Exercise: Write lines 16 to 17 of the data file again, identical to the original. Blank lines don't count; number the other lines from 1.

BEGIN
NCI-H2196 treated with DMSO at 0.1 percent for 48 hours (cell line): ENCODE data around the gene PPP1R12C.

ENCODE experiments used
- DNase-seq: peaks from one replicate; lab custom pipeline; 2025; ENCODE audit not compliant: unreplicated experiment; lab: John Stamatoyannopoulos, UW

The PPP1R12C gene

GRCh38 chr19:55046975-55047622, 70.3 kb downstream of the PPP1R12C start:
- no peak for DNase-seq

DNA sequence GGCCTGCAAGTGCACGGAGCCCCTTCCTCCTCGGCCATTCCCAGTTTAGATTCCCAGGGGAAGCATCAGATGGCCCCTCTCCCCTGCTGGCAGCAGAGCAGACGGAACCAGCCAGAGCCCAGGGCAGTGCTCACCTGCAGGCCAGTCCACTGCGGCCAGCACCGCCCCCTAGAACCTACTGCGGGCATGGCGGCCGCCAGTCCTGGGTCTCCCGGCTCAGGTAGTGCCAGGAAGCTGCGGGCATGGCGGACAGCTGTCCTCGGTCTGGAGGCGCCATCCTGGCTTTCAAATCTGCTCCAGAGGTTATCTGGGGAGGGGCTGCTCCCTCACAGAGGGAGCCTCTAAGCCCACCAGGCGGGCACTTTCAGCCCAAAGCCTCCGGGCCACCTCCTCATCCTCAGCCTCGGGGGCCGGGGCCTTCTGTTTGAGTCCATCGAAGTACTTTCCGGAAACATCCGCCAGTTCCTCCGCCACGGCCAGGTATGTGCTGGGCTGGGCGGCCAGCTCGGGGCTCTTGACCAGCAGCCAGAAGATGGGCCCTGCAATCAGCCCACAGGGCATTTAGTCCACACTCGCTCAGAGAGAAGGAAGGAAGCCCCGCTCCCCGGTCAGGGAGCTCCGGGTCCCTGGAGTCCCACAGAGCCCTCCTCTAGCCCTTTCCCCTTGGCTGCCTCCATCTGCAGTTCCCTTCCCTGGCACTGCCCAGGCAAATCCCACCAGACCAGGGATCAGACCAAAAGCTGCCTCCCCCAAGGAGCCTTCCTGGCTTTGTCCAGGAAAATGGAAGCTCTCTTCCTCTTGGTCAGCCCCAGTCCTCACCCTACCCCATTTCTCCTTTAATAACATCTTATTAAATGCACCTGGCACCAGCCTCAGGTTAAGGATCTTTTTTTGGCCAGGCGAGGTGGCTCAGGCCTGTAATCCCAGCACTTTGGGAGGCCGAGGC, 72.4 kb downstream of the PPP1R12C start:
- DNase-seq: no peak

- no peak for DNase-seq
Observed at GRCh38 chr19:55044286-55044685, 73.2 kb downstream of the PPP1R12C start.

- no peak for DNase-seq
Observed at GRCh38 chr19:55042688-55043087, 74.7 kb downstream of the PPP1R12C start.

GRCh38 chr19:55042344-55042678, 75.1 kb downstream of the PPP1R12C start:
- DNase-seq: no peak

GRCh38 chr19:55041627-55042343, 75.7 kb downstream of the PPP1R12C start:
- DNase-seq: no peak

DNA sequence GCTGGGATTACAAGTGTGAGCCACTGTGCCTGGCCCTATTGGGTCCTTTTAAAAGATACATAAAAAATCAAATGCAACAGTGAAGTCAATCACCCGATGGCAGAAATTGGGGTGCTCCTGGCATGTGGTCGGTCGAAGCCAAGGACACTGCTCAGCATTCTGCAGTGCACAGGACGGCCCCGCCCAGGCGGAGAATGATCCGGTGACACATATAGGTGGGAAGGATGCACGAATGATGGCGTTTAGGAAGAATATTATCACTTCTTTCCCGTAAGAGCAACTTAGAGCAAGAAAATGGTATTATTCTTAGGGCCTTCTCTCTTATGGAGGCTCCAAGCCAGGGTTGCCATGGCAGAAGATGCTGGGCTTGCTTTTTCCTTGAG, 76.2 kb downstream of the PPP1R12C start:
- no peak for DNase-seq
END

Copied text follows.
- DNase-seq: no peak

DNA sequence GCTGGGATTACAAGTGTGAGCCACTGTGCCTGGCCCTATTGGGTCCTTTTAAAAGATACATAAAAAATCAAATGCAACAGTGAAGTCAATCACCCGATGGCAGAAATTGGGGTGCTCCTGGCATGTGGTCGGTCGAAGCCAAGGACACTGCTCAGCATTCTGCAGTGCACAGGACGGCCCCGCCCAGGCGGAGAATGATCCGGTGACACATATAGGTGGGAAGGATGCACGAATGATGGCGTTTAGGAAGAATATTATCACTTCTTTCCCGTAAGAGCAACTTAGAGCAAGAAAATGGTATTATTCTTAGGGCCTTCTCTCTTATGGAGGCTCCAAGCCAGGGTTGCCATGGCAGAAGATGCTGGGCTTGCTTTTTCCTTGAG, 76.2 kb downstream of the PPP1R12C start: